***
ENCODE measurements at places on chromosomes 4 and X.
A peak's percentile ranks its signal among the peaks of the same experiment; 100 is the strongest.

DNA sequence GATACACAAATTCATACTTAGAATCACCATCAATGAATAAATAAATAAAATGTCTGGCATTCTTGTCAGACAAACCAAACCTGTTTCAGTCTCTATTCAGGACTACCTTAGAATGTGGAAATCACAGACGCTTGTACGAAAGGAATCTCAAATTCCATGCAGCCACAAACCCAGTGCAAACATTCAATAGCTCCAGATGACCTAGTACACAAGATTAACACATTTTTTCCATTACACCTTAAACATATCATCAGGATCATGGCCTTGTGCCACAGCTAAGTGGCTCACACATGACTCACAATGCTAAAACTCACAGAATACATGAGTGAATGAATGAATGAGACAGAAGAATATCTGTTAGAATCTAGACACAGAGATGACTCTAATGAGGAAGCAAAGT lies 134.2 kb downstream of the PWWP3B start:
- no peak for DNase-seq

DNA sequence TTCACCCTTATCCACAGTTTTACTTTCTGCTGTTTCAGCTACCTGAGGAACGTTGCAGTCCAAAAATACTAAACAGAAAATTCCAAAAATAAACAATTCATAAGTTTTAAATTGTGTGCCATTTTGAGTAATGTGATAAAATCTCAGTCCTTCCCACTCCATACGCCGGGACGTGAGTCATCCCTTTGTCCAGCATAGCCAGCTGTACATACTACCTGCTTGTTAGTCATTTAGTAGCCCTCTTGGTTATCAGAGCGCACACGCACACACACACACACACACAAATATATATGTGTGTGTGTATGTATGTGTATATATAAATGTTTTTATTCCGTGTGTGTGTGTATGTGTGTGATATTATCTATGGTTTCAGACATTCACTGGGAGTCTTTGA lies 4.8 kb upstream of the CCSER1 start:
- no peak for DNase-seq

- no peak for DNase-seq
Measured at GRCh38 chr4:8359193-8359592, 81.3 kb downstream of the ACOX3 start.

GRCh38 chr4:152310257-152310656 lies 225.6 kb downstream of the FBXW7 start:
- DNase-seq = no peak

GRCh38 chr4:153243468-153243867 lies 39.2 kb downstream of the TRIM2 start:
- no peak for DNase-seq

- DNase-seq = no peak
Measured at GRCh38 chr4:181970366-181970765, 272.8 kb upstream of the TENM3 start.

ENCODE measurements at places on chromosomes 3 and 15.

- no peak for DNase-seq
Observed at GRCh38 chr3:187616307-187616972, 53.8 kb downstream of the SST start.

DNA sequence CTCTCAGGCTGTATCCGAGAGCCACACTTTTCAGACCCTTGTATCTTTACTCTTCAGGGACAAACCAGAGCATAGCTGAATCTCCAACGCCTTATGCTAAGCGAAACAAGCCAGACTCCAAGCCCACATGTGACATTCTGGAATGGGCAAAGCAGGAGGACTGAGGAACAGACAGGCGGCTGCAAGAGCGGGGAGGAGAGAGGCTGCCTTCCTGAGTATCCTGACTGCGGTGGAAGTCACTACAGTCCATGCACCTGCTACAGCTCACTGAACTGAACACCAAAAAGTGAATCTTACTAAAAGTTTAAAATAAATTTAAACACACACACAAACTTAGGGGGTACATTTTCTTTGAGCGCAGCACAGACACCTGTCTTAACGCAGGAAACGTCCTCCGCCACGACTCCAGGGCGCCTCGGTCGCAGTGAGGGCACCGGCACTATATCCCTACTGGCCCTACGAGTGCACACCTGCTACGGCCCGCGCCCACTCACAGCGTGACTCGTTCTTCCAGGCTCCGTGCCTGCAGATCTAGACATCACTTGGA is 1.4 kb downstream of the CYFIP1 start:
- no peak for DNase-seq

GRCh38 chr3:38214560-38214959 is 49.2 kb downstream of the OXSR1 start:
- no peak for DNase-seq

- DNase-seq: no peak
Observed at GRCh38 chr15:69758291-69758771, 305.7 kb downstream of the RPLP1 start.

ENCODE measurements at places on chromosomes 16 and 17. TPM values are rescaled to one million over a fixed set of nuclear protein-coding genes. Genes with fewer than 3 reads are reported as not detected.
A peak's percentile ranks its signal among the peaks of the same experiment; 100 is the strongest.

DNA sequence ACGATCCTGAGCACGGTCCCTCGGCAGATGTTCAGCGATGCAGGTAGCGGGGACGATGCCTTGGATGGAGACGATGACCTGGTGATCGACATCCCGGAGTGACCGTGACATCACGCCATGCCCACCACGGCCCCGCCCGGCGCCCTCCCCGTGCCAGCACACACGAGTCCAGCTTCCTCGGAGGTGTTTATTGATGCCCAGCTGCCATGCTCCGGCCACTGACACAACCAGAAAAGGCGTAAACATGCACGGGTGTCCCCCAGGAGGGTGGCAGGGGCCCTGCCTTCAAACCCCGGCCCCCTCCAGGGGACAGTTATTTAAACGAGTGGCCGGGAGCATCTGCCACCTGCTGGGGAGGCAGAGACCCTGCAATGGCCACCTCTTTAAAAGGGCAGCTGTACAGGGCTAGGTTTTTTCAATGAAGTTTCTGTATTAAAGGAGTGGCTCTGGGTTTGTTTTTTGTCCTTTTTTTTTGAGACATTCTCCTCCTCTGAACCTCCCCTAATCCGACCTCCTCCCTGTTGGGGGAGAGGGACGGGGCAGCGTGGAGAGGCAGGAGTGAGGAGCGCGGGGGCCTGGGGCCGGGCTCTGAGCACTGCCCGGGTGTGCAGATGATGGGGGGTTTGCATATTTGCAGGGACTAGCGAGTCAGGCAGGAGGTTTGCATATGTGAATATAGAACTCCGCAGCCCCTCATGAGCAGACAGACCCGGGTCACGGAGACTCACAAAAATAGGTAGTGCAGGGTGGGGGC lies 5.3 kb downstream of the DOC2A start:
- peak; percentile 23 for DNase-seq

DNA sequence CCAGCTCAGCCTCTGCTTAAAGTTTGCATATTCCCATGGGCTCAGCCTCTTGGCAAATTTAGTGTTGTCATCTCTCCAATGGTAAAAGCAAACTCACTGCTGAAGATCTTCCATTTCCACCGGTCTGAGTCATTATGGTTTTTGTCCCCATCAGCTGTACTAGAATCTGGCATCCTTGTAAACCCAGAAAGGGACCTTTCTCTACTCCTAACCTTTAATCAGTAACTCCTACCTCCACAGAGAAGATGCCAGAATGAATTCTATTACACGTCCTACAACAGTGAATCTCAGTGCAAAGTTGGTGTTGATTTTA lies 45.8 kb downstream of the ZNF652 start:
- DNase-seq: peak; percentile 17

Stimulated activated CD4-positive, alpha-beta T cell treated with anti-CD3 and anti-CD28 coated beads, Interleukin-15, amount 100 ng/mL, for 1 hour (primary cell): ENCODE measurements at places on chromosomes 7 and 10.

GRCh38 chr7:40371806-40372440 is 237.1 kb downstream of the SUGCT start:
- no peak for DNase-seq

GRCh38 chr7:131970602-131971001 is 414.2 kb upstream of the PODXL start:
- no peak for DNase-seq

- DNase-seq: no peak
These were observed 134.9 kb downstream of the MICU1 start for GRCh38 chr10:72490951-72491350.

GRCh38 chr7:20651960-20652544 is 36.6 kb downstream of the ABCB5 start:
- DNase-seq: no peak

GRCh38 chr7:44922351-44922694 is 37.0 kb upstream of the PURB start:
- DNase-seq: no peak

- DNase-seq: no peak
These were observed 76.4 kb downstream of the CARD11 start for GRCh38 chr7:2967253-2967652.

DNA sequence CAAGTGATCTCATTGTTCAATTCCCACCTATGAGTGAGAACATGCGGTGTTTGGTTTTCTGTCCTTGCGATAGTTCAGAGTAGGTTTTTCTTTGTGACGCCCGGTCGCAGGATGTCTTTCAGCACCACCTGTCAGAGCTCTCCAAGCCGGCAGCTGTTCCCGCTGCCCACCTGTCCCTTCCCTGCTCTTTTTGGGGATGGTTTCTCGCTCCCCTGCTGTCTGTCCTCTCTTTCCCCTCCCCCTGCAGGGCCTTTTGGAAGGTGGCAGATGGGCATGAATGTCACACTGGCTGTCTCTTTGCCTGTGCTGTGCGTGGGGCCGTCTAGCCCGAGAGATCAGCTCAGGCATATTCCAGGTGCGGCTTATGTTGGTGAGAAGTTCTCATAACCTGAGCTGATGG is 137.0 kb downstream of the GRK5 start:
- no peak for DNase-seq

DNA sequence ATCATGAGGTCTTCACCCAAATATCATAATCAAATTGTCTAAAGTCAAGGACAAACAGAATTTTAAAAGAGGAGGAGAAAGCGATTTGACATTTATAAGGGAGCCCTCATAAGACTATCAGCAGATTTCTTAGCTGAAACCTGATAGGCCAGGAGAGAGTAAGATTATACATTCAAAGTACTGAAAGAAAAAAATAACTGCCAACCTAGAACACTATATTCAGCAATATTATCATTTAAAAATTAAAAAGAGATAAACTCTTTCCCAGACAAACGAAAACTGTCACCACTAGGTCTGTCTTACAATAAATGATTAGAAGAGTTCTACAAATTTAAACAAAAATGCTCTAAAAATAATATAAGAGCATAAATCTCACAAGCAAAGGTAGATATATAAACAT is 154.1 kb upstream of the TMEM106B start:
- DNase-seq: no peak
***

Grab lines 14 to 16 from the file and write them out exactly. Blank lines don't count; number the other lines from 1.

Measured at GRCh38 chr4:181970366-181970765, 272.8 kb upstream of the TENM3 start.

ENCODE measurements at places on chromosomes 3 and 15.

- no peak for DNase-seq